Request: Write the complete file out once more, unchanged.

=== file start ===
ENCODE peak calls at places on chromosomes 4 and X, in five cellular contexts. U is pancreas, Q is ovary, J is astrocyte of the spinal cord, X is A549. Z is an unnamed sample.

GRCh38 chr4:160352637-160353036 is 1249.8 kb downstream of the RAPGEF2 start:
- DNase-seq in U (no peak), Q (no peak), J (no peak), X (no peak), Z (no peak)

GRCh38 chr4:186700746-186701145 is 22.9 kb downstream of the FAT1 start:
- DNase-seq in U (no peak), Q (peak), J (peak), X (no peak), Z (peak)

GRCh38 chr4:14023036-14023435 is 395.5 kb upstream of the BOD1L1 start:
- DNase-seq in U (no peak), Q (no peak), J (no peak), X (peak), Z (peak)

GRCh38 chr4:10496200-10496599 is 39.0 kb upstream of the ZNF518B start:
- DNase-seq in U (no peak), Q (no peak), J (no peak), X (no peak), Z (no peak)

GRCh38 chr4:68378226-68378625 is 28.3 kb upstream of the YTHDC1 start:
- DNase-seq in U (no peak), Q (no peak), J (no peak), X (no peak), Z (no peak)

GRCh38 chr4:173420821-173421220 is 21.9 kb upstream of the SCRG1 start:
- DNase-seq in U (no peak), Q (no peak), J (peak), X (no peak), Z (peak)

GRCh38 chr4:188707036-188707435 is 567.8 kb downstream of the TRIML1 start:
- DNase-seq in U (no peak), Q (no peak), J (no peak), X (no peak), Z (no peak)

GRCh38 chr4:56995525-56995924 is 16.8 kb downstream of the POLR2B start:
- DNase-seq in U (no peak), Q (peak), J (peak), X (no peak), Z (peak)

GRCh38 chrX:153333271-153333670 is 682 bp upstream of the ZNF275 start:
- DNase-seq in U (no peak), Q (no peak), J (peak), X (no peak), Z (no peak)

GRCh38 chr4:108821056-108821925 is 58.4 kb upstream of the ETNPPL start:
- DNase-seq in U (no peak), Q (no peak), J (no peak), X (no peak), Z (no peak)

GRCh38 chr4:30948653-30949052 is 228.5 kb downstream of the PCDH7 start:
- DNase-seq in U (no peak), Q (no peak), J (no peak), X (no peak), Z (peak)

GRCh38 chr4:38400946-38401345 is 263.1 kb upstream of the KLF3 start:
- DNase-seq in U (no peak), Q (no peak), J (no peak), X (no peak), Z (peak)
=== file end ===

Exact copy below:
ENCODE peak calls at places on chromosomes 4 and X, in five cellular contexts. U is pancreas, Q is ovary, J is astrocyte of the spinal cord, X is A549. Z is an unnamed sample.

GRCh38 chr4:160352637-160353036 is 1249.8 kb downstream of the RAPGEF2 start:
- DNase-seq in U (no peak), Q (no peak), J (no peak), X (no peak), Z (no peak)

GRCh38 chr4:186700746-186701145 is 22.9 kb downstream of the FAT1 start:
- DNase-seq in U (no peak), Q (peak), J (peak), X (no peak), Z (peak)

GRCh38 chr4:14023036-14023435 is 395.5 kb upstream of the BOD1L1 start:
- DNase-seq in U (no peak), Q (no peak), J (no peak), X (peak), Z (peak)

GRCh38 chr4:10496200-10496599 is 39.0 kb upstream of the ZNF518B start:
- DNase-seq in U (no peak), Q (no peak), J (no peak), X (no peak), Z (no peak)

GRCh38 chr4:68378226-68378625 is 28.3 kb upstream of the YTHDC1 start:
- DNase-seq in U (no peak), Q (no peak), J (no peak), X (no peak), Z (no peak)

GRCh38 chr4:173420821-173421220 is 21.9 kb upstream of the SCRG1 start:
- DNase-seq in U (no peak), Q (no peak), J (peak), X (no peak), Z (peak)

GRCh38 chr4:188707036-188707435 is 567.8 kb downstream of the TRIML1 start:
- DNase-seq in U (no peak), Q (no peak), J (no peak), X (no peak), Z (no peak)

GRCh38 chr4:56995525-56995924 is 16.8 kb downstream of the POLR2B start:
- DNase-seq in U (no peak), Q (peak), J (peak), X (no peak), Z (peak)

GRCh38 chrX:153333271-153333670 is 682 bp upstream of the ZNF275 start:
- DNase-seq in U (no peak), Q (no peak), J (peak), X (no peak), Z (no peak)

GRCh38 chr4:108821056-108821925 is 58.4 kb upstream of the ETNPPL start:
- DNase-seq in U (no peak), Q (no peak), J (no peak), X (no peak), Z (no peak)

GRCh38 chr4:30948653-30949052 is 228.5 kb downstream of the PCDH7 start:
- DNase-seq in U (no peak), Q (no peak), J (no peak), X (no peak), Z (peak)

GRCh38 chr4:38400946-38401345 is 263.1 kb upstream of the KLF3 start:
- DNase-seq in U (no peak), Q (no peak), J (no peak), X (no peak), Z (peak)